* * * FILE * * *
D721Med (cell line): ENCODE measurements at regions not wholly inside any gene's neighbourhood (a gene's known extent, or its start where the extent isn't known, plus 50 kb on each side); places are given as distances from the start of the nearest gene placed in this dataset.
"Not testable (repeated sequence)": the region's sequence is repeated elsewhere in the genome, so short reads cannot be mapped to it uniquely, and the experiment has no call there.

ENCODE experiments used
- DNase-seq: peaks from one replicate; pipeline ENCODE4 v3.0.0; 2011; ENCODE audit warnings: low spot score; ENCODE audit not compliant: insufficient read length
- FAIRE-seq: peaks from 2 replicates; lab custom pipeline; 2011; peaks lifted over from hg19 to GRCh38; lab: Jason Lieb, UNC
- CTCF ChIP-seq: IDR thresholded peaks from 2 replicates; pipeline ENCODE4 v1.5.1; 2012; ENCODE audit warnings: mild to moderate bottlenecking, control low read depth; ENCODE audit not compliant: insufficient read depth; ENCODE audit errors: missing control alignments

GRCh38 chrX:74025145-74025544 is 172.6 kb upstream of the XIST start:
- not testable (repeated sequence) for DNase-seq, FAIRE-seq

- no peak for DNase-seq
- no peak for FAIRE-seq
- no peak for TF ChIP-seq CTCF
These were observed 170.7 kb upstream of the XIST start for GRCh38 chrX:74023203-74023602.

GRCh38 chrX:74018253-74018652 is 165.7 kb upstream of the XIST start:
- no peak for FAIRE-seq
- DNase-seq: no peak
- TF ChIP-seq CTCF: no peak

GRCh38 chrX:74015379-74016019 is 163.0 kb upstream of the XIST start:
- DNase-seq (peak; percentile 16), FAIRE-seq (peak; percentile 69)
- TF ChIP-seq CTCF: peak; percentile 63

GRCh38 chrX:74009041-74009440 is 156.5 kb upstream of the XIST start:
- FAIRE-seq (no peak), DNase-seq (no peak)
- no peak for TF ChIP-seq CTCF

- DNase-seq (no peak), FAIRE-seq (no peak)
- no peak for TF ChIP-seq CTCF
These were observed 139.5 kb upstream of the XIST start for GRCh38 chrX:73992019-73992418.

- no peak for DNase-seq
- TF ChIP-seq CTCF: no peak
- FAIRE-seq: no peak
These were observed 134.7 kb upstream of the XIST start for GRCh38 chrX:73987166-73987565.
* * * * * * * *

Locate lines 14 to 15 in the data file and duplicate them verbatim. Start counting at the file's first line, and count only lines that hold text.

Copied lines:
- no peak for FAIRE-seq
- DNase-seq: no peak